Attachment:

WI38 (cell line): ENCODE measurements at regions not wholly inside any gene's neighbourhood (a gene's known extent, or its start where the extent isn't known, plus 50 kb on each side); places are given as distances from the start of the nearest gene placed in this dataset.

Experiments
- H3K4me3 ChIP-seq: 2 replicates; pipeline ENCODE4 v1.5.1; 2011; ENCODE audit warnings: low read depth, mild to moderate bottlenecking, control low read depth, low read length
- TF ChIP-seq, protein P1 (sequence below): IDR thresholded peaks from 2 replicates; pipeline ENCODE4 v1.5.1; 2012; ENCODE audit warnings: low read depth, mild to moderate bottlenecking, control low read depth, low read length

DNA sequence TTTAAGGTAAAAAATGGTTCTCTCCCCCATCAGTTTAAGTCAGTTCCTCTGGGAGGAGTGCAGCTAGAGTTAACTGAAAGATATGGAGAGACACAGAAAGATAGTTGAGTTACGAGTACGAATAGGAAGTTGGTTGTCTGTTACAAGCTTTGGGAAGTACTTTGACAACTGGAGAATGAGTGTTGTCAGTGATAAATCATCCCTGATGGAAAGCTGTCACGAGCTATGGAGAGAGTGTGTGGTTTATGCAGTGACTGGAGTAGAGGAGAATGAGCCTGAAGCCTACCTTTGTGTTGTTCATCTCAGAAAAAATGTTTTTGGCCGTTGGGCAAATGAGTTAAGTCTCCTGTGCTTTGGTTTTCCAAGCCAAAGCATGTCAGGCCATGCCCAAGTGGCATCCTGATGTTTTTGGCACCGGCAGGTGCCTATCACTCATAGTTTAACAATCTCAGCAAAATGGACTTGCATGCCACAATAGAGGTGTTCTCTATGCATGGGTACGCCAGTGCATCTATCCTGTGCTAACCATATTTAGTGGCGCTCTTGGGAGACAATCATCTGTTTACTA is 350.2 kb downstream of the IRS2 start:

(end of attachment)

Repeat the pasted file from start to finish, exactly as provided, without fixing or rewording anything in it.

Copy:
WI38 (cell line): ENCODE measurements at regions not wholly inside any gene's neighbourhood (a gene's known extent, or its start where the extent isn't known, plus 50 kb on each side); places are given as distances from the start of the nearest gene placed in this dataset.

Experiments
- H3K4me3 ChIP-seq: 2 replicates; pipeline ENCODE4 v1.5.1; 2011; ENCODE audit warnings: low read depth, mild to moderate bottlenecking, control low read depth, low read length
- TF ChIP-seq, protein P1 (sequence below): IDR thresholded peaks from 2 replicates; pipeline ENCODE4 v1.5.1; 2012; ENCODE audit warnings: low read depth, mild to moderate bottlenecking, control low read depth, low read length

DNA sequence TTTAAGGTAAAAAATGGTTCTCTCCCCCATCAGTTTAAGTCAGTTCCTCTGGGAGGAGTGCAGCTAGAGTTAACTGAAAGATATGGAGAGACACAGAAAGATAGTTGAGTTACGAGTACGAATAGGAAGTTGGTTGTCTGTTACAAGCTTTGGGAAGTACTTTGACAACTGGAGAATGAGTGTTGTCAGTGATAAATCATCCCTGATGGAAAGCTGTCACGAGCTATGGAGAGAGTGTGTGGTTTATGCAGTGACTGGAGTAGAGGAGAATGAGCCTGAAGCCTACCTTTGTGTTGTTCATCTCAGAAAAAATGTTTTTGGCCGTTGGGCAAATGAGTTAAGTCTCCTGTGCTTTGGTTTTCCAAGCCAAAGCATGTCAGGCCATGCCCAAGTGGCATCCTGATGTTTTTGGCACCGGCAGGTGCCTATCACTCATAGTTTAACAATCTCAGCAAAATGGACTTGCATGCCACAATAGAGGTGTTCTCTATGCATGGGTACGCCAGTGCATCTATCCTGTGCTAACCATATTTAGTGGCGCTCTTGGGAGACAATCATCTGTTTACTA is 350.2 kb downstream of the IRS2 start: